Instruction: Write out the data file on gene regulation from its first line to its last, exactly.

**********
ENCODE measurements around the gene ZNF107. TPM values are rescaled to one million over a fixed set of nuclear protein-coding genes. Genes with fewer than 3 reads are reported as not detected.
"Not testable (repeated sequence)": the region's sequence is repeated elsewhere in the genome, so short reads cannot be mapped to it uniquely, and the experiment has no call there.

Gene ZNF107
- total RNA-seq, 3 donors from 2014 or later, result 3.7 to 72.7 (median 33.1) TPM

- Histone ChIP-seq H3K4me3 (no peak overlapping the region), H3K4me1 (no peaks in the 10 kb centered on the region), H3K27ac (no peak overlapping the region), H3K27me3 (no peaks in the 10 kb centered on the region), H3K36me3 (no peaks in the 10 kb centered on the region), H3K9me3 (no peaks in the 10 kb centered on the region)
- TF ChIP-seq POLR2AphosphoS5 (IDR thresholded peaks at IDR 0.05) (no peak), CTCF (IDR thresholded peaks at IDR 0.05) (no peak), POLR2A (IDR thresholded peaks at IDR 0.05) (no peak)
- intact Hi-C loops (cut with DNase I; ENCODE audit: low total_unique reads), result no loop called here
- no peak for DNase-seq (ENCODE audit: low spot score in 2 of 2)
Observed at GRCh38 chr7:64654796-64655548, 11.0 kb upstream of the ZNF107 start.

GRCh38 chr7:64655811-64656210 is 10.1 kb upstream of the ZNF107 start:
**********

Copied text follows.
ENCODE measurements around the gene ZNF107. TPM values are rescaled to one million over a fixed set of nuclear protein-coding genes. Genes with fewer than 3 reads are reported as not detected.
"Not testable (repeated sequence)": the region's sequence is repeated elsewhere in the genome, so short reads cannot be mapped to it uniquely, and the experiment has no call there.

Gene ZNF107
- total RNA-seq, 3 donors from 2014 or later, result 3.7 to 72.7 (median 33.1) TPM

- Histone ChIP-seq H3K4me3 (no peak overlapping the region), H3K4me1 (no peaks in the 10 kb centered on the region), H3K27ac (no peak overlapping the region), H3K27me3 (no peaks in the 10 kb centered on the region), H3K36me3 (no peaks in the 10 kb centered on the region), H3K9me3 (no peaks in the 10 kb centered on the region)
- TF ChIP-seq POLR2AphosphoS5 (IDR thresholded peaks at IDR 0.05) (no peak), CTCF (IDR thresholded peaks at IDR 0.05) (no peak), POLR2A (IDR thresholded peaks at IDR 0.05) (no peak)
- intact Hi-C loops (cut with DNase I; ENCODE audit: low total_unique reads), result no loop called here
- no peak for DNase-seq (ENCODE audit: low spot score in 2 of 2)
Observed at GRCh38 chr7:64654796-64655548, 11.0 kb upstream of the ZNF107 start.

GRCh38 chr7:64655811-64656210 is 10.1 kb upstream of the ZNF107 start: